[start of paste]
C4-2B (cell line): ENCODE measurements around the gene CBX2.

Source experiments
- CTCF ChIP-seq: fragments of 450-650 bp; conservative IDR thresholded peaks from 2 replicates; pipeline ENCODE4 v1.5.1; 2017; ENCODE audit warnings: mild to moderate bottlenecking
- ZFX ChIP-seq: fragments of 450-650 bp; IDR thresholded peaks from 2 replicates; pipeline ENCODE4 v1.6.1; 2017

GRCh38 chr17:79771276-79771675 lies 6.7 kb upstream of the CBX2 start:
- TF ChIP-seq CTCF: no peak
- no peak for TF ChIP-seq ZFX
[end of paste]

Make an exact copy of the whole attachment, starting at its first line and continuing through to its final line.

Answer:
C4-2B (cell line): ENCODE measurements around the gene CBX2.

Source experiments
- CTCF ChIP-seq: fragments of 450-650 bp; conservative IDR thresholded peaks from 2 replicates; pipeline ENCODE4 v1.5.1; 2017; ENCODE audit warnings: mild to moderate bottlenecking
- ZFX ChIP-seq: fragments of 450-650 bp; IDR thresholded peaks from 2 replicates; pipeline ENCODE4 v1.6.1; 2017

GRCh38 chr17:79771276-79771675 lies 6.7 kb upstream of the CBX2 start:
- TF ChIP-seq CTCF: no peak
- no peak for TF ChIP-seq ZFX